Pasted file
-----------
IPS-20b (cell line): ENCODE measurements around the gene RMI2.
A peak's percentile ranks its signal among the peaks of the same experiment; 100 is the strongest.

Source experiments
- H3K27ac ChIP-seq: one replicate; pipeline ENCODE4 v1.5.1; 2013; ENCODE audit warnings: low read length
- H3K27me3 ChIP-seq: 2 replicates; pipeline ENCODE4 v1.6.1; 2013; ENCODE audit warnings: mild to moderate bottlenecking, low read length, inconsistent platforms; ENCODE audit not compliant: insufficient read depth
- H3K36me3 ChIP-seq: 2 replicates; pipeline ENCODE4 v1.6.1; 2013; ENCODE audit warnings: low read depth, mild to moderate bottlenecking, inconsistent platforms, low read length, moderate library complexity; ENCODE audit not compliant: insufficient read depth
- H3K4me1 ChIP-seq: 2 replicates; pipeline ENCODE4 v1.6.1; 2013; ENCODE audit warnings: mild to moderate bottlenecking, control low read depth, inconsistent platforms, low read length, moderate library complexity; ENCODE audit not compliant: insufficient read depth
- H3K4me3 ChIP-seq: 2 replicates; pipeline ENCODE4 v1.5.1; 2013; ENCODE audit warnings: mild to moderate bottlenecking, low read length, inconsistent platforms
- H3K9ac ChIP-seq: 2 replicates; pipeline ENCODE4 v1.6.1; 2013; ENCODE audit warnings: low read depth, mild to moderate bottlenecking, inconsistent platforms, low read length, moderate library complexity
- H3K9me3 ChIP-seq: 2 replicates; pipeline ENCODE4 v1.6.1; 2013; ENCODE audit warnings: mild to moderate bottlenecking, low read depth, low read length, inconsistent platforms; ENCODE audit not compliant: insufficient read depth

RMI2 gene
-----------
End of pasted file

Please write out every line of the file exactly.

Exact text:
IPS-20b (cell line): ENCODE measurements around the gene RMI2.
A peak's percentile ranks its signal among the peaks of the same experiment; 100 is the strongest.

Source experiments
- H3K27ac ChIP-seq: one replicate; pipeline ENCODE4 v1.5.1; 2013; ENCODE audit warnings: low read length
- H3K27me3 ChIP-seq: 2 replicates; pipeline ENCODE4 v1.6.1; 2013; ENCODE audit warnings: mild to moderate bottlenecking, low read length, inconsistent platforms; ENCODE audit not compliant: insufficient read depth
- H3K36me3 ChIP-seq: 2 replicates; pipeline ENCODE4 v1.6.1; 2013; ENCODE audit warnings: low read depth, mild to moderate bottlenecking, inconsistent platforms, low read length, moderate library complexity; ENCODE audit not compliant: insufficient read depth
- H3K4me1 ChIP-seq: 2 replicates; pipeline ENCODE4 v1.6.1; 2013; ENCODE audit warnings: mild to moderate bottlenecking, control low read depth, inconsistent platforms, low read length, moderate library complexity; ENCODE audit not compliant: insufficient read depth
- H3K4me3 ChIP-seq: 2 replicates; pipeline ENCODE4 v1.5.1; 2013; ENCODE audit warnings: mild to moderate bottlenecking, low read length, inconsistent platforms
- H3K9ac ChIP-seq: 2 replicates; pipeline ENCODE4 v1.6.1; 2013; ENCODE audit warnings: low read depth, mild to moderate bottlenecking, inconsistent platforms, low read length, moderate library complexity
- H3K9me3 ChIP-seq: 2 replicates; pipeline ENCODE4 v1.6.1; 2013; ENCODE audit warnings: mild to moderate bottlenecking, low read depth, low read length, inconsistent platforms; ENCODE audit not compliant: insufficient read depth

RMI2 gene